The Two Cultures debate has no right or wrong conclusion. That is, while there are right and wrong things in it, the scope, shape and intensity of the exchange permits no final verdict. It is about beliefs, outlooks, potential, promise, what my father used to call in an admonishing way ‘character’. It is about contingency, about what could happen next in human affairs; and here we must remember than Snow and Leavis saw nuclear war as imminent, so the future was not a matter of driverless cars and shaving breakthroughs, but a stark and threatening void that required filling to head off the worst. About the future there is, necessarily, no proof. We must leverage what we know to imagine what we don’t. The climate of strenuous demonstration of benefit typical of university research today is hobbling. It is impossible to run projects ranging across values, methods, aims and discourses, unless we acknowledge outcomes need to be loosely defined when asking educated people to work from the creative centre of their being. If Christopher Columbus had been forced to apply for a government grant citing the latest cartographic data, the Americas would have been discovered a good deal later. The maps were a blank. There is much that we don’t know and, even in these days of carbon dating and psychometric testing, much we can’t, or can’t know yet. Under these circumstances, it is possible to be fruitfully wrong and unproductively right. I want to say: it is more important to be true than correct, if we understand by the word ‘truth’ that world-disclosing understanding that comes in the wake of statements of the most profound kind wherein we see things that not only are the case, but that will be, or could be the case. We see the future in the present, and so achieve not only knowledge but foresight. To do this we have to leap beyond the evidence, but not in shallow pundit fashion. We must risk our reputations, pushing forward into the dark river of impending time, to press out a hopefully bright fate. This is what Snow and Leavis both do. The question is not whether what they said is right in narrow fashion, but if it is true an expansive one. Which bits are true? Which bits do we want to be true? And if we acknowledge them, how must we act? A truth always has consequences – demands and fidelities. It requires a response. An act of listening is an act of implication. Snow and Leavis pay their public, which includes us, their future public, this respect: they believe that what we think matters. For both men, holding an opinion is at the centre of life, especially when confronting things that might ask us to change our minds.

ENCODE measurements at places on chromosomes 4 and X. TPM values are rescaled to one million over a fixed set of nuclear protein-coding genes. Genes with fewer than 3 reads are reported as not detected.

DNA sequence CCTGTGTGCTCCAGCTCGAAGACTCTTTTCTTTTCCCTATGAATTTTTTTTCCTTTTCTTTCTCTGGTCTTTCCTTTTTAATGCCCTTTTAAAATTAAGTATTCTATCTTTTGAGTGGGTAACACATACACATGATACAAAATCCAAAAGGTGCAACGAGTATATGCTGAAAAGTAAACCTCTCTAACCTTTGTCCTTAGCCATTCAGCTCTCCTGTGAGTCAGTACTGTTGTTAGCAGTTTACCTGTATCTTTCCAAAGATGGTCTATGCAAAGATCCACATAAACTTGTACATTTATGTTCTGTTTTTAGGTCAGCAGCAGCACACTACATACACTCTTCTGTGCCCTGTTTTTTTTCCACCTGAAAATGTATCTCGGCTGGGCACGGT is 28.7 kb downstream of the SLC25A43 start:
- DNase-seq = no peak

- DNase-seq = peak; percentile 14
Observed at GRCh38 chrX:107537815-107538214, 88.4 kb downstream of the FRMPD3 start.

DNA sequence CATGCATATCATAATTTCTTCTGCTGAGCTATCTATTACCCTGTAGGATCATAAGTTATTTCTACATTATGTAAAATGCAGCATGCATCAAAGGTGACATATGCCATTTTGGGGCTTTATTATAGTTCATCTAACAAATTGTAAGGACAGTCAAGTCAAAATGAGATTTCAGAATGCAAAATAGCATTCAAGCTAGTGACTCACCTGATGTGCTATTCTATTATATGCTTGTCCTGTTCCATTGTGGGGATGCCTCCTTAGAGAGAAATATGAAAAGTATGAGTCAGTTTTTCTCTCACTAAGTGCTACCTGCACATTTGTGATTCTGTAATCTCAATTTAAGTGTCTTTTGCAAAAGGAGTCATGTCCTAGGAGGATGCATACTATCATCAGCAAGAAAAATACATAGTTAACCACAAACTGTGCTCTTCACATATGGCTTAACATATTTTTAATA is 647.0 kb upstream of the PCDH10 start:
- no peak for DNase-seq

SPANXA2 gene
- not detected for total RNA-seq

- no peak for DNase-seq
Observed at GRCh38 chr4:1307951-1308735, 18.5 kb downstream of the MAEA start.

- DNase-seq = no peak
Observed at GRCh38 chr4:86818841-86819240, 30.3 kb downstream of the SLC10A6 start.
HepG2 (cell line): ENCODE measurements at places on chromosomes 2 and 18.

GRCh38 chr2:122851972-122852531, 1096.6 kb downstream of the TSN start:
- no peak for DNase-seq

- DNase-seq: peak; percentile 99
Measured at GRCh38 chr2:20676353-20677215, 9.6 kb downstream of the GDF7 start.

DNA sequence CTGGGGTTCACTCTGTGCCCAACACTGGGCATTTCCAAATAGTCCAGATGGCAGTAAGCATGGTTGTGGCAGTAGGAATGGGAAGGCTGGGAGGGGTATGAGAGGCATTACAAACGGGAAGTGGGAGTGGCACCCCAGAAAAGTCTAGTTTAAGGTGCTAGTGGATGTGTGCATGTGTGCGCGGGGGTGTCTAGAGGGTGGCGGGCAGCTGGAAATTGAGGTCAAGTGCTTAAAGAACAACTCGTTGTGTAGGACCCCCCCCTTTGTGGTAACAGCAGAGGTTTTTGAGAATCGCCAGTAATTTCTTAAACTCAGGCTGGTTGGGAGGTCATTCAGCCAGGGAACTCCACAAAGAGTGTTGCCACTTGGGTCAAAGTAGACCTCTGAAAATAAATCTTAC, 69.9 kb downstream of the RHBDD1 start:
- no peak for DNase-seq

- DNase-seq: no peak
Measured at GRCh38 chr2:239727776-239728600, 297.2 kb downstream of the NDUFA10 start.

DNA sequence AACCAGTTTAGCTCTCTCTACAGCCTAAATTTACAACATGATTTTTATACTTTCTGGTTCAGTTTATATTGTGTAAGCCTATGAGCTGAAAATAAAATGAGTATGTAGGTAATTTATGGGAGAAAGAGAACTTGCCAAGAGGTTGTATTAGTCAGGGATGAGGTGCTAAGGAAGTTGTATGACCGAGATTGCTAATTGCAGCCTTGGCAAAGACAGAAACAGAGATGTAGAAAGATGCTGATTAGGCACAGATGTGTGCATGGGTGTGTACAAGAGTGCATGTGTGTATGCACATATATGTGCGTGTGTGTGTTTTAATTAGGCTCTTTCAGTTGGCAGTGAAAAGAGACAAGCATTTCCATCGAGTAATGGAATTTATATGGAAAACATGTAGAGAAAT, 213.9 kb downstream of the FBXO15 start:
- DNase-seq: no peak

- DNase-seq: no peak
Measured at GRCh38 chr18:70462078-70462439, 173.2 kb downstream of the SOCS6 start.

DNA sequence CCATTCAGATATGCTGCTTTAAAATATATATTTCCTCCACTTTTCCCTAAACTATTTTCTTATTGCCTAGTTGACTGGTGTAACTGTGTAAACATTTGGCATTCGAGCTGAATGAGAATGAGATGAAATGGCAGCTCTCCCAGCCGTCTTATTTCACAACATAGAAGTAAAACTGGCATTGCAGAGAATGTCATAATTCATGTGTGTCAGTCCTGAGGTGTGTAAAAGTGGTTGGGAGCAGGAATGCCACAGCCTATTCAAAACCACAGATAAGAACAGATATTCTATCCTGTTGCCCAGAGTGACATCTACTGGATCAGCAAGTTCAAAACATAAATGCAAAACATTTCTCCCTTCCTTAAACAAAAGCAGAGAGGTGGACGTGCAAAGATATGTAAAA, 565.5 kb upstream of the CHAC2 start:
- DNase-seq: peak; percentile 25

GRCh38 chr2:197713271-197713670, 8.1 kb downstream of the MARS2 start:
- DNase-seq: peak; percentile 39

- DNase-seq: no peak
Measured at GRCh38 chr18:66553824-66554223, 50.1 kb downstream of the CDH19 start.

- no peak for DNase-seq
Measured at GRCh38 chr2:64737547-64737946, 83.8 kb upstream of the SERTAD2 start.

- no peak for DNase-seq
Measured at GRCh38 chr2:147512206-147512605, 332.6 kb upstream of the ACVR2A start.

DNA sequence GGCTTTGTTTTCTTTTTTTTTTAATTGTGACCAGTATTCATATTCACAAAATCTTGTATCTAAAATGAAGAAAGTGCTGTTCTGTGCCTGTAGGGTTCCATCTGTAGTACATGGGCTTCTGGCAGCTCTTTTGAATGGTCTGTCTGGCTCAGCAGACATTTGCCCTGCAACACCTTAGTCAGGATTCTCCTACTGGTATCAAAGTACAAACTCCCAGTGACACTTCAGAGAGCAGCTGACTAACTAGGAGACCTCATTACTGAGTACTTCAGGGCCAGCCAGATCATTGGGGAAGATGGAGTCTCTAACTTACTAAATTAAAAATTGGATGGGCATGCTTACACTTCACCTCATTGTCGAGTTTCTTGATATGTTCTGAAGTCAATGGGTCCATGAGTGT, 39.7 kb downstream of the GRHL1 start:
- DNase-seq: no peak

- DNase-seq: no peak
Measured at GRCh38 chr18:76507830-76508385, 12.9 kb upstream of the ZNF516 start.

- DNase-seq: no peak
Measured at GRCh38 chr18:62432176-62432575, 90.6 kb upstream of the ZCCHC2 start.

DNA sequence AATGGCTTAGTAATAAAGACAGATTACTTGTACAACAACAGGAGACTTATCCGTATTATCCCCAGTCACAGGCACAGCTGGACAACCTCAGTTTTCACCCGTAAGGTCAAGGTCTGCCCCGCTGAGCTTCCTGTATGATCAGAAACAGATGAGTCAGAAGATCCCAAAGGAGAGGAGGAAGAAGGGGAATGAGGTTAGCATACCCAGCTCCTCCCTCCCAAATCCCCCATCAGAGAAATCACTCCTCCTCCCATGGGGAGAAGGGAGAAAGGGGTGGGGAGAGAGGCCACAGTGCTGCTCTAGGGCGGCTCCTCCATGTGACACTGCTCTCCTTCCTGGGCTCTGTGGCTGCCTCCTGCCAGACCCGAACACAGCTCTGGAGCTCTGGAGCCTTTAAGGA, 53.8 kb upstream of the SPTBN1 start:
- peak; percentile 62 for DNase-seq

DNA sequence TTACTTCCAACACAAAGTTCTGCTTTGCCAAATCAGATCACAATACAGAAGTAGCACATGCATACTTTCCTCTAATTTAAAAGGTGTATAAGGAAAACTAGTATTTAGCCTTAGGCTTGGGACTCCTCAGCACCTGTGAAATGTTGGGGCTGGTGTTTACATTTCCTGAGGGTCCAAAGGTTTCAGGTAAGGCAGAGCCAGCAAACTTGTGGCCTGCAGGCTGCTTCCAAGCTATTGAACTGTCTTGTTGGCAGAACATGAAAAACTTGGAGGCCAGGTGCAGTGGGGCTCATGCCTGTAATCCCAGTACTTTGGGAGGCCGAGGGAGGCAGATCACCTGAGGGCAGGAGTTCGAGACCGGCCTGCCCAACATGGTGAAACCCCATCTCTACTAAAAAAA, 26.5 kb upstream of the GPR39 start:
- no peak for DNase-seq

It is no exaggeration to say that the Two Cultures debate went viral at time when this was a technically difficult and politically perilous thing to do. It split English-speaking readers, more supporters on Snow’s side than Leavis’s, but the latter’s more pugnacious. It was translated into a dozen languages, including Hungarian and Polish. It also went on for a long time; over ten years, a fire that re-started every time it looked like spluttering out. As Snow’s reputation as a public figure declined, and Leavis’s critical approach to literature was crushed by the juggernaut of structuralist theory, the red thread of the Two Cultures debate continued to spool. It didn’t even end with their deaths, Leavis in 1978, Snow in 1980, and both lectures were republished, with introductions by the intellectual historian Stefan Collini and extensive media coverage, in 1993 and 2013 respectively. The context, force, and intent of the debate may have passed like a nautical cyclone, but the words ‘two cultures’ remain, an unsinkable wreck. Even when people don’t know the specifics, they sense the implication of division in our way of life, and know that it is not good. This darker set of coordinates is about power and status and what Trilling icily calls ‘politics of a quite ultimate kind’.